LONDON CRITICS CHEW ON ‘MELON’
After not doing that well in London, but doing very well in Los Angeles, Simon Gray’s “The Common Pursuit” was the surprise hit of the Off-Broadway season.
That may explain why the Shubert Organization has money in Gray’s new play, “Melon,” for which the London critics have not turned handsprings.
This has Alan Bates--who starred in Gray’s “Butley"--as a sophisticated London publisher who absolutely falls to pieces when he finds his wife is being unfaithful.
“Mr. Gray keeps on writing the same leading character,” yawned Charles Osborne in the Daily Telegraph. “His ironic tone of voice prevents us fully sharing the hero’s plight,” sighed Michael Billington in the Guardian.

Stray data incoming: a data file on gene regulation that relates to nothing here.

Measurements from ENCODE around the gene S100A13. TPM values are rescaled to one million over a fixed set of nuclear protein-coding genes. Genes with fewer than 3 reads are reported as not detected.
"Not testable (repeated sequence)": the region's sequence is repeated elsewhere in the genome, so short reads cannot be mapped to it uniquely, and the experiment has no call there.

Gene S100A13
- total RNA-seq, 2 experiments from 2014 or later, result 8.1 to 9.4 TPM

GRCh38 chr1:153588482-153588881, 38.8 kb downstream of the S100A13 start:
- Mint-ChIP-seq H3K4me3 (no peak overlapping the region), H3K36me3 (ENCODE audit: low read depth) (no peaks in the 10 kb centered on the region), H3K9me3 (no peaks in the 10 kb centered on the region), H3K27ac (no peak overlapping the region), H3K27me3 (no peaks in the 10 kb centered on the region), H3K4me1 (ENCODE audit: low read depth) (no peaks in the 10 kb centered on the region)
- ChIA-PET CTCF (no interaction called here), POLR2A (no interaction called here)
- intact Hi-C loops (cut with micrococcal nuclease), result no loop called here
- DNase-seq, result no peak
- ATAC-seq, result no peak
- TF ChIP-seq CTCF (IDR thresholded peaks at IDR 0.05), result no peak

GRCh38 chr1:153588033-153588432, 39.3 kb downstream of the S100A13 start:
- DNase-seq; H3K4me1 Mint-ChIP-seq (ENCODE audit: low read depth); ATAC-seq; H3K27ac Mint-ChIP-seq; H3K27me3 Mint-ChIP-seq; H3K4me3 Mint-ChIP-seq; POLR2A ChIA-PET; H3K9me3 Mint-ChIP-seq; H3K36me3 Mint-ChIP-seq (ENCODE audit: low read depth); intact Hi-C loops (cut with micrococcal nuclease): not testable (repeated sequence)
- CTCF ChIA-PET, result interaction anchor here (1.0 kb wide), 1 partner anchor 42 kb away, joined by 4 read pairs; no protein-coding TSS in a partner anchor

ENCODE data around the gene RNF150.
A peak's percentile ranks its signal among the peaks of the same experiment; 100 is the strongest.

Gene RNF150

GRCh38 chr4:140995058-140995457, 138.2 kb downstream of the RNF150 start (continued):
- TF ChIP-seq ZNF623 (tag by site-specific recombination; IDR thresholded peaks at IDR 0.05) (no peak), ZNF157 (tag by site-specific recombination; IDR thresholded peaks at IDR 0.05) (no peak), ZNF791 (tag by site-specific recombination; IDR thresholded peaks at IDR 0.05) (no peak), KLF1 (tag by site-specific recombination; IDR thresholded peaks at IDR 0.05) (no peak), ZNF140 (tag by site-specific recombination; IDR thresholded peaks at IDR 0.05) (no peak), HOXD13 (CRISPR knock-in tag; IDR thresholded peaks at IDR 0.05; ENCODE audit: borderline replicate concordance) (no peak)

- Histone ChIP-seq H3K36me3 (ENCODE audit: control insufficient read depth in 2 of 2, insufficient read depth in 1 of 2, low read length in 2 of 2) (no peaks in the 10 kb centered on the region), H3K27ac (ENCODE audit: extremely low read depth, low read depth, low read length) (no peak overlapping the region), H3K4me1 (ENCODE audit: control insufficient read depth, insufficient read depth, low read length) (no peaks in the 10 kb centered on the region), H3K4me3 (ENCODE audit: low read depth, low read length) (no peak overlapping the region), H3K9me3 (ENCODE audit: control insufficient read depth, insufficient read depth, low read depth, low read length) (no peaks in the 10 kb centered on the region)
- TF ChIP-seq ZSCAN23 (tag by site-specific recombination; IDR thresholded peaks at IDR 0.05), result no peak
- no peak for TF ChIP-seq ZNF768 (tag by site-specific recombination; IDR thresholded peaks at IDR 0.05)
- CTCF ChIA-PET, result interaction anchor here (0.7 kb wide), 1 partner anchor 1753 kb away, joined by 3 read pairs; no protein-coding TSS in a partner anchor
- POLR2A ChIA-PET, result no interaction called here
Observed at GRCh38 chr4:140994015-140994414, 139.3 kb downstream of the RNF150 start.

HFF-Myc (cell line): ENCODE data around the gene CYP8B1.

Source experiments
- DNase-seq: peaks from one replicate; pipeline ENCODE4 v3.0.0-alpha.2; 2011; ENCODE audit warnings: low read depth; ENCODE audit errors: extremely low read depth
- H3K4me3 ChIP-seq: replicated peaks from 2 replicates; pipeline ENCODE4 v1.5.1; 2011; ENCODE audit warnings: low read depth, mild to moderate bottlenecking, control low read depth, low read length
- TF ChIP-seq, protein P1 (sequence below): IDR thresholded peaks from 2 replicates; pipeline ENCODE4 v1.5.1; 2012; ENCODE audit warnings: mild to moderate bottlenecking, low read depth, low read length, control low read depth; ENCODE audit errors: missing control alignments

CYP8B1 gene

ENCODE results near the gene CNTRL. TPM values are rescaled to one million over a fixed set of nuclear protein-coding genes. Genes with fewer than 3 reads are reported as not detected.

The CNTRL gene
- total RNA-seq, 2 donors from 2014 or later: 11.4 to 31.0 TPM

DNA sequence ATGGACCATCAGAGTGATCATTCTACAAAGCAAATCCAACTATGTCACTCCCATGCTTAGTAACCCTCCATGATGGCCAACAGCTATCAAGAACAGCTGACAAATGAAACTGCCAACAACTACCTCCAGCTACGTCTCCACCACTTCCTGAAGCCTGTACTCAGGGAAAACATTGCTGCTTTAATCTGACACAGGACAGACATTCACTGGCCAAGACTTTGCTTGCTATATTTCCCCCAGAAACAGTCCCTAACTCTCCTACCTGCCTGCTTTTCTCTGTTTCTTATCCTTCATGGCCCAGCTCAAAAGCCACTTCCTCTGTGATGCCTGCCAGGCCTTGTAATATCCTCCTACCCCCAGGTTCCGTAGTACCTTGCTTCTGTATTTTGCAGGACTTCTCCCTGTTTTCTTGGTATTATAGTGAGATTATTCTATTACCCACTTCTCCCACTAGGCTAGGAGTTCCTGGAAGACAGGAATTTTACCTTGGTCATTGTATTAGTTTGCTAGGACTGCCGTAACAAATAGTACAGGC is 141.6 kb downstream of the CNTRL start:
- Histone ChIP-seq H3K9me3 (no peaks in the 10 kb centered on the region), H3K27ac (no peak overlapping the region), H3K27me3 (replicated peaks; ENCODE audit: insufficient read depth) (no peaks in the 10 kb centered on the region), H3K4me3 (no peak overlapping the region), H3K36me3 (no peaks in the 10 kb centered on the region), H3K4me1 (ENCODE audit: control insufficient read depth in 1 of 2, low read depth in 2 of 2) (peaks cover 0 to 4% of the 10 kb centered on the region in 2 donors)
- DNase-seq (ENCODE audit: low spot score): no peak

Bates got rapped as well. “This must be the most mannered performance at present on the London stage,” wrote Michael Ratcliffe in the Observer.
Oh, dear. Maybe Gray will rewrite for America.
Nineteen eighty-eight is the centennial of Eugene O’Neill’s birth, and the Eugene O’Neill Society is sponsoring a contest for a play about him. The winner gets a staged reading at New York’s Circle in the Square Theatre. Deadline is May 2. Send four copies of the script to Frederick C. Wilkins, the Eugene O’Neill Newsletter, Suffolk University, Boston, Mass. 02114.
QUOTE OF THE WEEK: From David Nathan’s review of “Melon” in the London Jewish Chronicle: “The trouble with plays about mad people is that any suggestion that they do something sensible . . . is met with the response that you cannot expect them to do that, as they are mad.”